If an avalanche victim survives the initial 45 minutes of burial in an avalanche, death is usually caused by hypothermia. A paper by LDS Hospital in Salt Lake City notes that historic data suggests a core body temperature cooling rate of the order of 3 °C per hour between burial and arrival at hospital. One problem facing rescuers at the scene is in resuscitating victims without causing a critical drop in core temperature. The LDS research found a cooling rate of 1.3C per hour while victims were buried which implies that victims under snow do not become hypothermic as rapidly as was thought. The coolng rate increases during and immediately after extraction contributing to hypothermia.
On the nivological side Bruce Jamieson and Paul Langevin look at the formation and evolution of poorly bonded crusts. A number of slab avalanches are reported to release on crusts. Studies in Canada show that faceted crystals are a contributory factor for avalanches that release over a week after burial. Many of these faceted layers are extremely thin and difficult to observe in snow profiles. Their study found faceting of dry snow over a wet layer within a single day with a great deal of spatial variability on the slope.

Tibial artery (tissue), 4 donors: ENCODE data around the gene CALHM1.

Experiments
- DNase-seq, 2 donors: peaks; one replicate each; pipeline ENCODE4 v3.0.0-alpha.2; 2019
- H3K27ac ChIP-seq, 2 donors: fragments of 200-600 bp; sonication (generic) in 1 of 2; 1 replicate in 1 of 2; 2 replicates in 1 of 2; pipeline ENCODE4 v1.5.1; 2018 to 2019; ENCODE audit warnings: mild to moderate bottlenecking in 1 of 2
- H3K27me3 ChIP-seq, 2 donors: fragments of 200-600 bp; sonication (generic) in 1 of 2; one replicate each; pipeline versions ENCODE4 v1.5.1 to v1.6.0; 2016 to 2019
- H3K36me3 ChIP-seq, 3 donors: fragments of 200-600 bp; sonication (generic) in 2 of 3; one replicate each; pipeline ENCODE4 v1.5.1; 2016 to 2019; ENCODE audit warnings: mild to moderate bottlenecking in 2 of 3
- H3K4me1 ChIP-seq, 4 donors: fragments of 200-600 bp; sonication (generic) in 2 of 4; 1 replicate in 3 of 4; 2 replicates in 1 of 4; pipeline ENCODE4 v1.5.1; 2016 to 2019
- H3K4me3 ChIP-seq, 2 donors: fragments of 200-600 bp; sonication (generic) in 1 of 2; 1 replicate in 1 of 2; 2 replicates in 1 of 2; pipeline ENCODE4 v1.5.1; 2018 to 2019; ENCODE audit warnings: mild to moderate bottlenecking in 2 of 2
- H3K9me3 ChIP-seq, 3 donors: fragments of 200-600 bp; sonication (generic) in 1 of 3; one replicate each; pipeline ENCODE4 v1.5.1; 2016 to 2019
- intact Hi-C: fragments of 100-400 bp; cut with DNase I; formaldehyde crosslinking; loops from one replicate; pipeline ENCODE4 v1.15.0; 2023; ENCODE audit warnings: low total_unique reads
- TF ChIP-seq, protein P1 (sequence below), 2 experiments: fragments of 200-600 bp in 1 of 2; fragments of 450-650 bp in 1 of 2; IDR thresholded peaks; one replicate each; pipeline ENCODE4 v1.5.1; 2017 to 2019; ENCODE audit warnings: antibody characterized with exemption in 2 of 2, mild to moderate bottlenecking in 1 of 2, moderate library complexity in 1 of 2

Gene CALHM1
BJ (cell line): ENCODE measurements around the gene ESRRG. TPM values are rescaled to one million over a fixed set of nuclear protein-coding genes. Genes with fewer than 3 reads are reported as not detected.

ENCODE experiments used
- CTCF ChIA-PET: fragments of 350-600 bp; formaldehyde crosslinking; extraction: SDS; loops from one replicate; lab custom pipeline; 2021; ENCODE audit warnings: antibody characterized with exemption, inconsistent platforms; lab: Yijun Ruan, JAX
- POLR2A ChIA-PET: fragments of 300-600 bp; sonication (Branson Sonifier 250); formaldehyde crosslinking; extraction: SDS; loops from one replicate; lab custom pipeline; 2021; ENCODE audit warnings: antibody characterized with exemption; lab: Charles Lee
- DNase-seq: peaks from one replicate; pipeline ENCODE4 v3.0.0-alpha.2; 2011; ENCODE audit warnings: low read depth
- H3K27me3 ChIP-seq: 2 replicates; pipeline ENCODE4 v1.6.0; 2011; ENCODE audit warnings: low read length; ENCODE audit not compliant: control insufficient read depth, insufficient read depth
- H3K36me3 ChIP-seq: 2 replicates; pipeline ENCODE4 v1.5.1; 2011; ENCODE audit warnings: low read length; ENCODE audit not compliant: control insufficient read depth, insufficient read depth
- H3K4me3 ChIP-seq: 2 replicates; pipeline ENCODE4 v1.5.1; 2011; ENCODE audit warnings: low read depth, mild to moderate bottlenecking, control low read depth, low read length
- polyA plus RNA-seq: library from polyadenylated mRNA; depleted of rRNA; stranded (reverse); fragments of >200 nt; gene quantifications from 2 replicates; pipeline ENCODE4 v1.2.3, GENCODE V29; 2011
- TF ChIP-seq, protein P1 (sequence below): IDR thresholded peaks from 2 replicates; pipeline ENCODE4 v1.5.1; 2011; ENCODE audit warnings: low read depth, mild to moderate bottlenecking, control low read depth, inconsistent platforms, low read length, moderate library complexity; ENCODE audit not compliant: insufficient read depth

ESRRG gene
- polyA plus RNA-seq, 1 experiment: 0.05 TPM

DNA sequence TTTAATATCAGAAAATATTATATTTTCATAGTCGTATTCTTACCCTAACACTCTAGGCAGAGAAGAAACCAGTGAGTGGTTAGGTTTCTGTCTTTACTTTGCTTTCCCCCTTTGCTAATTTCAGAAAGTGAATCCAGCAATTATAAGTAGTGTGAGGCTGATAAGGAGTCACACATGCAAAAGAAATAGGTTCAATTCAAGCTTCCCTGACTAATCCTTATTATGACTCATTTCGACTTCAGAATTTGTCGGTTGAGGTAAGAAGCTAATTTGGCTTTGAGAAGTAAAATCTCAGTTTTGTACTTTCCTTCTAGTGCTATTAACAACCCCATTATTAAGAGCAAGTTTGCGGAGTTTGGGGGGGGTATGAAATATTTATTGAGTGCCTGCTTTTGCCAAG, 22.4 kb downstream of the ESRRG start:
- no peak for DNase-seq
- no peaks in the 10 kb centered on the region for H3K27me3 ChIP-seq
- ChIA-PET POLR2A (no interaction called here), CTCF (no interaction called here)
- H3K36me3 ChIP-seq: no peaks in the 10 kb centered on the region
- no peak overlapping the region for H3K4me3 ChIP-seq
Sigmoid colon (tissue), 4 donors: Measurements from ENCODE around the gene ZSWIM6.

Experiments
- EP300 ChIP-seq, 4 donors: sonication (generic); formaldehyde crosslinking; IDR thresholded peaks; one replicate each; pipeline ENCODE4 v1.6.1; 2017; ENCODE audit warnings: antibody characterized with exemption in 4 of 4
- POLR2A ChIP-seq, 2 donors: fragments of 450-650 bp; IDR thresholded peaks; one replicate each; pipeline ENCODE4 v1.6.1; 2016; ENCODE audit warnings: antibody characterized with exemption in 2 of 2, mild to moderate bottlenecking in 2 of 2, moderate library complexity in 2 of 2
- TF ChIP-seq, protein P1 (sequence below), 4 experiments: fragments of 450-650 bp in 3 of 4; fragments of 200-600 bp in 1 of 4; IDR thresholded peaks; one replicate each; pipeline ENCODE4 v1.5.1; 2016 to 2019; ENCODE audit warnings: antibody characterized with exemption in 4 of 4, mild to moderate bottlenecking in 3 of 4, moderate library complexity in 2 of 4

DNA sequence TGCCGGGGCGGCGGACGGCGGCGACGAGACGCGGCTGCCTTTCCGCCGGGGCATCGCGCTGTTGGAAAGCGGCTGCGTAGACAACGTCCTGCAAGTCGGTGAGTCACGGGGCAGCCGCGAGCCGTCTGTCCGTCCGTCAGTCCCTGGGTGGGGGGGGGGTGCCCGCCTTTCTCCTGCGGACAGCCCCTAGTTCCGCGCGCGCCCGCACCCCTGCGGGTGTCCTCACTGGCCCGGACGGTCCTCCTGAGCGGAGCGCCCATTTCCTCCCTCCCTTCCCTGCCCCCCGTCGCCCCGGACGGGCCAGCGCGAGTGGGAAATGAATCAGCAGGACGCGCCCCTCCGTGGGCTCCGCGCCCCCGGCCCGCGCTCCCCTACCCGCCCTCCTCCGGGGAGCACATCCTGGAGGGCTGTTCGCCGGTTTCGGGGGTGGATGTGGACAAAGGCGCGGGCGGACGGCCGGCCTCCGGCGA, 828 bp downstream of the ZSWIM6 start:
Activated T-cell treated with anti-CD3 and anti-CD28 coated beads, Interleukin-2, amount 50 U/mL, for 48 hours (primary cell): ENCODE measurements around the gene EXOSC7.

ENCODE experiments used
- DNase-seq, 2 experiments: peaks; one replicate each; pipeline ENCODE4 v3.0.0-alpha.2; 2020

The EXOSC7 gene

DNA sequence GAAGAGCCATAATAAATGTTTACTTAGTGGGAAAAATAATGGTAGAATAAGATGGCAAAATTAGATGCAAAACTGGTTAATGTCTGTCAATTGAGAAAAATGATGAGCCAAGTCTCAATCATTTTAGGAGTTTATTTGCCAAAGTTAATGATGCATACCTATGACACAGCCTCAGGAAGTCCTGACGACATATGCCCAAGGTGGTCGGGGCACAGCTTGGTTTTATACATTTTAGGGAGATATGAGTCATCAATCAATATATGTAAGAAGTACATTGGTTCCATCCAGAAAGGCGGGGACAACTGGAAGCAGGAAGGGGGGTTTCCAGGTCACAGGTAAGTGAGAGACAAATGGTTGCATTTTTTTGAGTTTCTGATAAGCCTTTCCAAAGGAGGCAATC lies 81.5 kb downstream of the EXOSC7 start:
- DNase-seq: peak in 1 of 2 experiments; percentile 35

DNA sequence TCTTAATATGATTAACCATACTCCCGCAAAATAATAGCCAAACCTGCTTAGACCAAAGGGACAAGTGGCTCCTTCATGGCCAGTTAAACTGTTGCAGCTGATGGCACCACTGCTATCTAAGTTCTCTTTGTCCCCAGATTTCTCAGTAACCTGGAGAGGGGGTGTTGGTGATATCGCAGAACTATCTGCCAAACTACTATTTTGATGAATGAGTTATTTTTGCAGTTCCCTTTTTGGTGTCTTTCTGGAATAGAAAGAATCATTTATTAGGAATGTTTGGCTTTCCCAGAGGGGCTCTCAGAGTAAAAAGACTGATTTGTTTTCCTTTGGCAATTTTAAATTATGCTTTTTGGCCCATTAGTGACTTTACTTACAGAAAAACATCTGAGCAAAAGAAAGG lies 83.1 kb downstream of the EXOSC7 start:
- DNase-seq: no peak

Ian McCammon looks at the lessons that can be drawn by avalanche educators from safety campaigns. He highlights that these often have modest impact and can even worsen problems. Ian is joined by Dale Atkins for a second session looking at the differences between experts and recreationalists when designing education programs. The study found that both types of user made similar observations in ranking signs of instability and stability but recreationalists seemed to be more regularly confused about the importance of the obvious signs. Finally McCammon and Pacal Hägeli examine the application of avalanche decision frameworks to North American data. Although many of these frameworks originated in Europe with different snowpacks there has been growing interest in how well these frameworks might work in North America. The paper evaluates four popular European decision-making frameworks (the 3x3 Reduction Method, the NivoTest, Stop-or-Go, and the SnowCard FaktorenCheck) against 33 years of avalanche accident data in the United States. The study finds that all four methods would have reduced avalanche deaths but with varying thresholds concerning avalanche climate and slab conditions. An important finding of this study relates to the quantitative risk reduction provided by prudent spacing between party members and the use of islands of safety.